I’m noting this for beginner safari goers because flights take place all day and passengers can be moved around (which happened when left Pom Pom for our international flight).  So be sure to notify the camp staff the day before departure so adjustments can be made. While Botswana was my fourth safari, it was my first as the organizer working with the handler and camp personnel who always go above and beyond.


Day 5 – Botswana Safari in Moremi Game Reserve

Our fifth day of our Botswana safari was the most chaotic, adrenaline pumping day of safari I have ever had.  As I mentioned in a previous post, Day 3- Chobe and Khwai, when asked by our guide what I wanted to see, “I said cats and wild dogs.”

July immediately responded, “Well you won’t see the dogs.  We haven’t seen them for two weeks.  And even if you do see them, they don’t stay still long, so you will only see them for a couple of minutes.”

Well, we got word from campers that the wild dogs returned last night.  As a result, all the safari vehicles from the nearby camps were out looking for them in Moremi Game Reserve.  Lucky for us, KB, the other guide from our Sango Safari Camp, spotted them.  He radioed July with the direction the dogs were headed. 


Day 4 – Botswana Safari in Khwai

For our first full day at Sango Safari Camp in Khwai, we watched the sunrise as we huddled around the fire eating our continental breakfast.  The six of us piled into the safari vehicle, again equipped with wonderful, fleece lined ponchos.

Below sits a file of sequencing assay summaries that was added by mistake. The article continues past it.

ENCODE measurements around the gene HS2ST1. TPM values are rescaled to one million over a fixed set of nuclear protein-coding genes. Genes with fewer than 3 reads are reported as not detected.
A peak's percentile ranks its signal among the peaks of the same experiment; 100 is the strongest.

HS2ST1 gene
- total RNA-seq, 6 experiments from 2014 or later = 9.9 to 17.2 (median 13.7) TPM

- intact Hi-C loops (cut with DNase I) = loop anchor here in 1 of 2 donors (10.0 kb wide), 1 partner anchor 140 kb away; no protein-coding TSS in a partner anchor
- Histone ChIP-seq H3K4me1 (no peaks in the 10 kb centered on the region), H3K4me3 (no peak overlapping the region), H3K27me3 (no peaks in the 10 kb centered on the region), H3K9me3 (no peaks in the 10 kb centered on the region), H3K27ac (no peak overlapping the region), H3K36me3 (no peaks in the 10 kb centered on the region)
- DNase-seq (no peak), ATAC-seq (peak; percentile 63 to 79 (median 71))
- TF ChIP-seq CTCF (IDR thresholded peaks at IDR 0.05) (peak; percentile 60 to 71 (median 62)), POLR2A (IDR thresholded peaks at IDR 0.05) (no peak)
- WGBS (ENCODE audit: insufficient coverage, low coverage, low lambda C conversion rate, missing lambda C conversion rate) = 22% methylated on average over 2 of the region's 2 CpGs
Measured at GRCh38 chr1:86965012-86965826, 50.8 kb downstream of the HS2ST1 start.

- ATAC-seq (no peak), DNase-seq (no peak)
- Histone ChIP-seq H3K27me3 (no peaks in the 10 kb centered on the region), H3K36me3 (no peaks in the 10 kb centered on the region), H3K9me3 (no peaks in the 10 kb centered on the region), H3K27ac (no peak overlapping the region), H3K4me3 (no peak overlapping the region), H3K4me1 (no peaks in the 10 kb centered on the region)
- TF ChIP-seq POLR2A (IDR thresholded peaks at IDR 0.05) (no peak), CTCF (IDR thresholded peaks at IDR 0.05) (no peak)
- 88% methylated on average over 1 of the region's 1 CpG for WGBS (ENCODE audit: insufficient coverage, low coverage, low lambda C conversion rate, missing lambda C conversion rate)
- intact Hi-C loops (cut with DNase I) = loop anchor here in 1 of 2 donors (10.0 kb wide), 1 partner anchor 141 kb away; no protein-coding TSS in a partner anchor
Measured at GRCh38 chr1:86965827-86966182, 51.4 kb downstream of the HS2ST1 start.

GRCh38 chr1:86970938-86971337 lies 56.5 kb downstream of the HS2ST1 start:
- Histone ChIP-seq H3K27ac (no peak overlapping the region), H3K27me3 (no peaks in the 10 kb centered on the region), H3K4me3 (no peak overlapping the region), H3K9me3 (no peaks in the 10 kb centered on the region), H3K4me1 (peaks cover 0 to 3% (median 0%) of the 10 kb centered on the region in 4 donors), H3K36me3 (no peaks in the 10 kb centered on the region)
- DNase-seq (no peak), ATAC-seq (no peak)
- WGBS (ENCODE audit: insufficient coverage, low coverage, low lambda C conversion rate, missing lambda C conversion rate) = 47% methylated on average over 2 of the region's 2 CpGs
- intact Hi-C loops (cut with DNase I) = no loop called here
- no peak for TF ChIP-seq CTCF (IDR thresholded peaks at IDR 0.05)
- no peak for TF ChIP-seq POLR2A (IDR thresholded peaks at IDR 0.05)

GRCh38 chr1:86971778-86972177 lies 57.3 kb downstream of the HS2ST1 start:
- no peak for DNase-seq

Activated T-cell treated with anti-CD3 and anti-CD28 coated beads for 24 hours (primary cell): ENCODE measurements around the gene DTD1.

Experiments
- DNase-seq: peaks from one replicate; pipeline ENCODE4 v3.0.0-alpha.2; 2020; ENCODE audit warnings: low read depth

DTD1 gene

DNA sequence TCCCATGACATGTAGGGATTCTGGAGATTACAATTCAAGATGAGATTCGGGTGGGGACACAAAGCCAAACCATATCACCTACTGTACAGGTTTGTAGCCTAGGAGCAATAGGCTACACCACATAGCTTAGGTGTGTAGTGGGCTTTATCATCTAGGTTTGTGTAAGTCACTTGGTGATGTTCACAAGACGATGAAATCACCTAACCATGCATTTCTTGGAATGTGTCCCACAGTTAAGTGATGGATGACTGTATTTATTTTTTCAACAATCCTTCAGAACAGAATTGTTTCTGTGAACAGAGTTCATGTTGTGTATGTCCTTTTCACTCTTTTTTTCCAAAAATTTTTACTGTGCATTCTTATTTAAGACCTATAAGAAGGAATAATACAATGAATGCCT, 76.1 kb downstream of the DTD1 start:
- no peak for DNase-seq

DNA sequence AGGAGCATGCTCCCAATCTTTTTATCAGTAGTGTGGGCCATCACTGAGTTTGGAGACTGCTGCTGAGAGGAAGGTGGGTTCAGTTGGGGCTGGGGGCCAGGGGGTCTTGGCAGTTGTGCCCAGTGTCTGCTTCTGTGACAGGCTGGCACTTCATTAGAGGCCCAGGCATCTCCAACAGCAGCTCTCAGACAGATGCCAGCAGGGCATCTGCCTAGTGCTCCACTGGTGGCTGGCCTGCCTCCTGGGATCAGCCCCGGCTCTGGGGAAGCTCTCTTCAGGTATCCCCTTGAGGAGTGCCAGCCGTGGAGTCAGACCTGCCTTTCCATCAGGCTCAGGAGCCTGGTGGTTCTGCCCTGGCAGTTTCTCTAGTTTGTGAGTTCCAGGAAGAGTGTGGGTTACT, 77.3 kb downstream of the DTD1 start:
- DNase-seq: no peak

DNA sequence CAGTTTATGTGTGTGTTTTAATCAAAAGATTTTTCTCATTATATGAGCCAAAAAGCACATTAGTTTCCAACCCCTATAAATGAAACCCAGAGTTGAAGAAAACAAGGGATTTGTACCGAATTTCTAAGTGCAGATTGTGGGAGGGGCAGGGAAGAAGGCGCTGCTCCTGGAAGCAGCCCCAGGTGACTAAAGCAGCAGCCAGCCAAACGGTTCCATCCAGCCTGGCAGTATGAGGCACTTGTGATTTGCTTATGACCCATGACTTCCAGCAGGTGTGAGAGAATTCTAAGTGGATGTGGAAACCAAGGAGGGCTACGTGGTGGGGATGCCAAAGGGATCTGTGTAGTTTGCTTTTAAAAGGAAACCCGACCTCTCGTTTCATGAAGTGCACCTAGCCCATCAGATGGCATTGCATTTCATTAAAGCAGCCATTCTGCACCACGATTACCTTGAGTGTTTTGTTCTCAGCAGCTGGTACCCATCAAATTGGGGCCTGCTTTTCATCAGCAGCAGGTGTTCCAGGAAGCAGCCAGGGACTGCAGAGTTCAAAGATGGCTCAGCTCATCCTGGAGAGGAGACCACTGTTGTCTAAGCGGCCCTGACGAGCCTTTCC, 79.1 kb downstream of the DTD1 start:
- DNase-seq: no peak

July took us through the burn area with a reedbuck to the Khwai Concession for the morning.  Since Dom and Gary didn’t join us on the yesterday’s afternoon safari, we wanted to give them a chance to see the leopard with the kill if it was still there.

lion in khwai concession

Day 3 – Chobe and Khwai

The third day of our Botswana safari included a morning drive in Chobe, a flight to Khwai, and an afternoon drive in the Khwai Concession.  We followed our usual morning wake up routine in addition to having our bags ready to go, so we could spend as long as possible out on the game drive.


We were in the park by sunrise, and what an fiery sky it was!  We should have known the bright orange was a warning for a super windy day.  Due to the dust and wind, some of the animals stayed hunkered down, but it didn’t stop us from seeing baboons swing from tree branches while playing with a piece of clothing.

leopard in a tree in chobe national park

Day 2 – Botswana Safari in Chobe

I’ve been slow with posting about Africa because I’ve been struggling with how to present so much and make it interesting rather than just saying we saw lions again, which we basically saw every day!  For now, I’m going to go day by day.  In the end, I may adjust to each stay, as we spent a few days at three different places, the first being Chobe.

So, I will start with day 2 in the Chobe National Park.  We arose at 5, went to breakfast at 5:30, and left for the park by 6 am. We donned parkas, wool hats, gloves, and a fleeced poncho that was provided by the lodge.  The poncho was super nice, and it is the first time in my four safaris that we used something more than a blanket.

cub yawning in chobe

Day 1 – Botswana Safari in Chobe

After our three nights in Victoria Falls, we took our scheduled transfer with Wild Horizons to Chobe Bakwena Lodge located next to Chobe National Park in Botswana. We had a great driver with all kinds of stories which made the hour drive to the border go quickly.

At the border, we were met by Max, our safari guide from Bakwena Lodge for the next two days.  He walked us to the immigration window where they checked our passport and vaccine cards.  As a US citizen, we did not need a Visa, but they did want a vaccination card or for the unvaccinated, a COVID-19 PCR test within a 72-hour timeframe.